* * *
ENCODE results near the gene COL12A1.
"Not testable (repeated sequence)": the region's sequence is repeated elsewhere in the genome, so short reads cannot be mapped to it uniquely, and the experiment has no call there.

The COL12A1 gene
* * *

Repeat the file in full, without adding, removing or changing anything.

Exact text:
ENCODE results near the gene COL12A1.
"Not testable (repeated sequence)": the region's sequence is repeated elsewhere in the genome, so short reads cannot be mapped to it uniquely, and the experiment has no call there.

The COL12A1 gene